Registration blockage period — the period after the termination of the registration validity period up to its cancellation or the domain name re-registration. During this period, a domain should be renewed, or its registration will be canceled after 30 calendar days. The registrant cannot perform any actions other than renewal during this period.
Domain names growth — is a change in the number of domain names. The growth factor is based on: 1) difference between the number of domain names at the end of a certain period and the same number at the end of previous period; 2) difference between the number of new registrations made during a certain period and the number of deleted domain names during the same period. The growth can be either positive or negative depending on whether more domain names were deleted or registered during the said period.
Domain name renewal — is the extension of the domain name validity period for one year. A registrant can send the request for domain extension no earlier than in two months before domain expires. Domain use can also be renewed when a domain is blocked.
Registrar — a person which has signed the agreement with the Registry and provides domain name registration services by registering domain names on behalf of the domain name holder.
Domain name registration — is adding data about the domain name and its registrant to the register according to the applicant’s request. This procedure is performed by the registrar. The register keeps data about the domain for one year, and each year, the domain can be renewed for one more year.
Reserved domain name — is a domain of any level registered for a certain period and backed up by a provider without any virtual server support.
Register — is a central domain database containing information on domain names currently registered, its registrants, and all other information required to support the domains.
Server ( ) — is a dedicated computer or other device in the network with its resources used by different users. The server provides access to shared resources in the network, i.e. files and printers.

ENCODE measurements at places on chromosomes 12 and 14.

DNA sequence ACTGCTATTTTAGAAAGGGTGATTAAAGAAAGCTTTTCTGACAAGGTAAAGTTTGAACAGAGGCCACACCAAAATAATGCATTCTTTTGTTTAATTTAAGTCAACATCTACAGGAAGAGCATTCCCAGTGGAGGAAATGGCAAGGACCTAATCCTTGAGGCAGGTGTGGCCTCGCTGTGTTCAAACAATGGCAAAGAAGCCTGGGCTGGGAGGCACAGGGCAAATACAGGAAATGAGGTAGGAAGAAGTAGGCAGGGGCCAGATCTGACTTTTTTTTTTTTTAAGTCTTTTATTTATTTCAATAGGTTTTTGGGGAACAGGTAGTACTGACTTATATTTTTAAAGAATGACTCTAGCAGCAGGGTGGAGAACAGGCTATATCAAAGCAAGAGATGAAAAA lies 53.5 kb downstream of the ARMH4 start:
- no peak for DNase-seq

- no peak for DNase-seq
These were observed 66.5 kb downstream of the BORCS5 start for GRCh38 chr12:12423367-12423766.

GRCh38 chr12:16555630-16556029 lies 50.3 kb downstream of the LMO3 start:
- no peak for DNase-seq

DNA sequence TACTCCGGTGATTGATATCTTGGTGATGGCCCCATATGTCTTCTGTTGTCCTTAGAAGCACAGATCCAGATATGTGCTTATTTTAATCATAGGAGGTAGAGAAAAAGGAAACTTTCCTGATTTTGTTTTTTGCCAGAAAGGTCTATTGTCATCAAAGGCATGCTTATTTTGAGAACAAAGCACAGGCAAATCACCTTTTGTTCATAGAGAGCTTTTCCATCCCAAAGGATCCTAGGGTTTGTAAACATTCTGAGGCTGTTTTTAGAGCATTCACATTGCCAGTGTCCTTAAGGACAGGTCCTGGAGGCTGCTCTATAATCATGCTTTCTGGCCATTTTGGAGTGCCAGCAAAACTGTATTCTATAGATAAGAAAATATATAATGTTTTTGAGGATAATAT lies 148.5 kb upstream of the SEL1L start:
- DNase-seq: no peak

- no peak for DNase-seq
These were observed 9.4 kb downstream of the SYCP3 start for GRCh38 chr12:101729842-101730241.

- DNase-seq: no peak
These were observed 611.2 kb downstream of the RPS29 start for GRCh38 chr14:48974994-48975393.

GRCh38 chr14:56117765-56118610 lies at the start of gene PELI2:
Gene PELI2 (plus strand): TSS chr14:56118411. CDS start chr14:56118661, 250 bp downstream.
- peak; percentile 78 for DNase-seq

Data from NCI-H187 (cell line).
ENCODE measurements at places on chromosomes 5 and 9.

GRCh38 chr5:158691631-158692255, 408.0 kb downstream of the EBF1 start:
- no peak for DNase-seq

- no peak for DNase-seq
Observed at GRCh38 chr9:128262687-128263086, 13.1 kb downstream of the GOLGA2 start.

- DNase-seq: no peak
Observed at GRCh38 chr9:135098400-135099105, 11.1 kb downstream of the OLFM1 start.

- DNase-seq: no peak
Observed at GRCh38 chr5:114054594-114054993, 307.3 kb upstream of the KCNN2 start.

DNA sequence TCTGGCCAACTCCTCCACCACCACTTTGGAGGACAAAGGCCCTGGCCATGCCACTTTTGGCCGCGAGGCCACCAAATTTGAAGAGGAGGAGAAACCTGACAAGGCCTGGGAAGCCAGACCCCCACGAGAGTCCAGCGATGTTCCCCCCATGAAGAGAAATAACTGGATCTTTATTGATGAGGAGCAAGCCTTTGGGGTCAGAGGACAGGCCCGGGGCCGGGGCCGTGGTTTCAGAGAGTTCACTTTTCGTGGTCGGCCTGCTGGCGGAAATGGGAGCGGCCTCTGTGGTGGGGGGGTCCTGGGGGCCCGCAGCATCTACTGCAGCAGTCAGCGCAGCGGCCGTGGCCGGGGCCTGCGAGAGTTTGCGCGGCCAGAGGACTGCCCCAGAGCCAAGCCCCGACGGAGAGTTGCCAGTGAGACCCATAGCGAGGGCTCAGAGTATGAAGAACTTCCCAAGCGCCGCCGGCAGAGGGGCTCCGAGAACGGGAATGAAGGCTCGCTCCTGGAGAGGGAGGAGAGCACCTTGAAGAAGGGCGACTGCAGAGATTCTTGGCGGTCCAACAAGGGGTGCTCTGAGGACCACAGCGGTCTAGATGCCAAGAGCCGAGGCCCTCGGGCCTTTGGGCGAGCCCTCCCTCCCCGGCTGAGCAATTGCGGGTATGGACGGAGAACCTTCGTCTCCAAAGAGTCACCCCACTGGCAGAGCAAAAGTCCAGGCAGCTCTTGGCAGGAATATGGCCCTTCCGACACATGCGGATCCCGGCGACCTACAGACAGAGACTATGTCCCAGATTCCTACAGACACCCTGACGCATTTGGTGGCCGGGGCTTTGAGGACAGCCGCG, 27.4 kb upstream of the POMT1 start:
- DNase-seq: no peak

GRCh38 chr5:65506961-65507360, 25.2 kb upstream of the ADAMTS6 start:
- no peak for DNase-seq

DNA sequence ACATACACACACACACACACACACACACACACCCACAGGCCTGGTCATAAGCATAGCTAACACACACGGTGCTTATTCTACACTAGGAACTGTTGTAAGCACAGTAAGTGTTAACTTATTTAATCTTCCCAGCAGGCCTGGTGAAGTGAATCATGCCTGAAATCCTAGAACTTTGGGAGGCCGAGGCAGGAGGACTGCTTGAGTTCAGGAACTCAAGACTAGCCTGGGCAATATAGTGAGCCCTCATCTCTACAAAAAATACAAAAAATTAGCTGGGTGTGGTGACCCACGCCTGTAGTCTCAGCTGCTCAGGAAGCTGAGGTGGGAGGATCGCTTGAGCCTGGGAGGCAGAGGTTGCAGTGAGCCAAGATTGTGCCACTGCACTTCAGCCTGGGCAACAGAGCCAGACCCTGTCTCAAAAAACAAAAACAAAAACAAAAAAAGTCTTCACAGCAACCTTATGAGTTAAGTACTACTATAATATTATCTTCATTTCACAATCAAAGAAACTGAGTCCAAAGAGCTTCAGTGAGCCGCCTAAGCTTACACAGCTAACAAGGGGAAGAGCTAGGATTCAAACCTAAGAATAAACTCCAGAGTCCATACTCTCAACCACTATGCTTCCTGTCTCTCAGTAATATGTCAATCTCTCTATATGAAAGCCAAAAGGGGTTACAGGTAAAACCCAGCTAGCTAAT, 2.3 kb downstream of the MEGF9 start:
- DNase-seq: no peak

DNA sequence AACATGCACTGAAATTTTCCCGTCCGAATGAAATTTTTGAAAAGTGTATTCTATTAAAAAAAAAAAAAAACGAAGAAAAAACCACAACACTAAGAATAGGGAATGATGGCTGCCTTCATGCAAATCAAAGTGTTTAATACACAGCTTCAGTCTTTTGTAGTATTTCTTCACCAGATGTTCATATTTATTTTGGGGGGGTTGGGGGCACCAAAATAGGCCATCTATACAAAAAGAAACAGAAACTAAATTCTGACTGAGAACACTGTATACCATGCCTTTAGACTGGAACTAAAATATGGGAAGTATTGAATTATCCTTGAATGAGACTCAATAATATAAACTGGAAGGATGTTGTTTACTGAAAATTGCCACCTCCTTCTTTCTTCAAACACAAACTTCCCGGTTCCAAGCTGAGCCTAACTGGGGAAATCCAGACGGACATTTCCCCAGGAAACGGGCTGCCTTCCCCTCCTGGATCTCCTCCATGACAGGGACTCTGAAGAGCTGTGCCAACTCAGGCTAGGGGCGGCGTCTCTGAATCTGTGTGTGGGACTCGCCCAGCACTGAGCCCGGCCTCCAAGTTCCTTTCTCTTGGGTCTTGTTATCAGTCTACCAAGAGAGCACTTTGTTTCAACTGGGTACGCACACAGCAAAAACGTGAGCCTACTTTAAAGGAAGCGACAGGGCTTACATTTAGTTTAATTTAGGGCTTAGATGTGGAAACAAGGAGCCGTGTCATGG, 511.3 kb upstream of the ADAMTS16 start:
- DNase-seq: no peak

Registrant transfer — is an action performed by the current domain name holder or establishment of a certain fact resulting in the transition of the right to use the domain name to another person.
Registrar transfer — is transfer of the domain support obligations to another registrar.
Sub-domain ( ) — a complementary domain of 3rd (sometimes 4th, 5th, etc.) level that can point to root directory of the site or to any other directory at the server.
Domain name cancellation — is a procedure of voiding the domain registration
IDN (Internationalized Domain Names) — are certain domain names that contain symbols of national alphabets. The domain name tūdaliņ.lv is an example of an IDN.
IP address — is a numerical address containing information on physical web site location in the internet. The IP address can also consist of HEX characters if IPv6 is used.
TLD (Top Level Domain) — is a top-level domain based in root zone. .com, .net, .org and other country codes (e.g. .ru, .lv) are all TLDs.
gTLD (generic Top-Level Domain) — is a generic domain created for certain businesses or communities. gTLDs can have certain registration restrictions.

First seven gTLDs – still widely used in global network – have appeared in January 1985:

  • .com for commercial sites;
  • .edu for educational sites;
  • .gov for US government structures;
  • .mil for US military structures;
  • .net for companies that work in network-related markets;
  • .org for nonprofit organizations;
  • .int for international organizations.

Five general top-level domains that have no restrictions are .com, .net, .org, .info and .biz, and there are over 10 domains targeted on various business and social spheres.

The forementioned domains can be used everywhere by any company or person.

ccTLD (Country Code Top Level Domain) — is a two-letter domain reserved for or used by a certain country. Examples include .lv for Latvia, .ru for Russia or .de for Germany. The domain is usually selected to comlpy with international country code used in global DNS system.
Alias ( ) — is an additional domain name pointing at a certain site in global network. An user can access the same site by typing any of its aliases in the browser. Using both yourdomain.com and www.yourdomain.com is a popular example of internet aliases: two different domains (usually) link to the same page.
WHOIS — is a core database containing all domain name and IP address registrations. Each registrar is usually responsible for maintaining its own WHOIS database.